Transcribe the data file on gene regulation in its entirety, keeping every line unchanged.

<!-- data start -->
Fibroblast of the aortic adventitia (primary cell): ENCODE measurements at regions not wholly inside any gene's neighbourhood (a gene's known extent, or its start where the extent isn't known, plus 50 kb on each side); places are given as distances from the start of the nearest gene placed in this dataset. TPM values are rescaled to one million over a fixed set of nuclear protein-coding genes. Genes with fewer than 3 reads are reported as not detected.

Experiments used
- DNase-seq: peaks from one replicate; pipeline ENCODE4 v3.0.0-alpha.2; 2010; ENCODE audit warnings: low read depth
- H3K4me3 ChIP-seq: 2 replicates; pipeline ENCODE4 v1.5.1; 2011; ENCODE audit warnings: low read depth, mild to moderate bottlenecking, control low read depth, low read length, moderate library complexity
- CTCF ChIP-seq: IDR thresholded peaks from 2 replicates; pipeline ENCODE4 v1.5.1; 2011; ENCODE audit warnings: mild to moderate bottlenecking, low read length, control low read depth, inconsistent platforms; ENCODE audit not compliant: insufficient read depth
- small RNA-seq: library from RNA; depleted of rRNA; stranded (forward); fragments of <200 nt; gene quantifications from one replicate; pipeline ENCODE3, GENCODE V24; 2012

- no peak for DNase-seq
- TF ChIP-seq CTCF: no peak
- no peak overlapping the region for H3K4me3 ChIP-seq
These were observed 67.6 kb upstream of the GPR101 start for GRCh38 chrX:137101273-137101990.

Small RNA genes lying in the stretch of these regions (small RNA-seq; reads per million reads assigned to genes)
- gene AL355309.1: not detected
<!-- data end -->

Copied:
Fibroblast of the aortic adventitia (primary cell): ENCODE measurements at regions not wholly inside any gene's neighbourhood (a gene's known extent, or its start where the extent isn't known, plus 50 kb on each side); places are given as distances from the start of the nearest gene placed in this dataset. TPM values are rescaled to one million over a fixed set of nuclear protein-coding genes. Genes with fewer than 3 reads are reported as not detected.

Experiments used
- DNase-seq: peaks from one replicate; pipeline ENCODE4 v3.0.0-alpha.2; 2010; ENCODE audit warnings: low read depth
- H3K4me3 ChIP-seq: 2 replicates; pipeline ENCODE4 v1.5.1; 2011; ENCODE audit warnings: low read depth, mild to moderate bottlenecking, control low read depth, low read length, moderate library complexity
- CTCF ChIP-seq: IDR thresholded peaks from 2 replicates; pipeline ENCODE4 v1.5.1; 2011; ENCODE audit warnings: mild to moderate bottlenecking, low read length, control low read depth, inconsistent platforms; ENCODE audit not compliant: insufficient read depth
- small RNA-seq: library from RNA; depleted of rRNA; stranded (forward); fragments of <200 nt; gene quantifications from one replicate; pipeline ENCODE3, GENCODE V24; 2012

- no peak for DNase-seq
- TF ChIP-seq CTCF: no peak
- no peak overlapping the region for H3K4me3 ChIP-seq
These were observed 67.6 kb upstream of the GPR101 start for GRCh38 chrX:137101273-137101990.

Small RNA genes lying in the stretch of these regions (small RNA-seq; reads per million reads assigned to genes)
- gene AL355309.1: not detected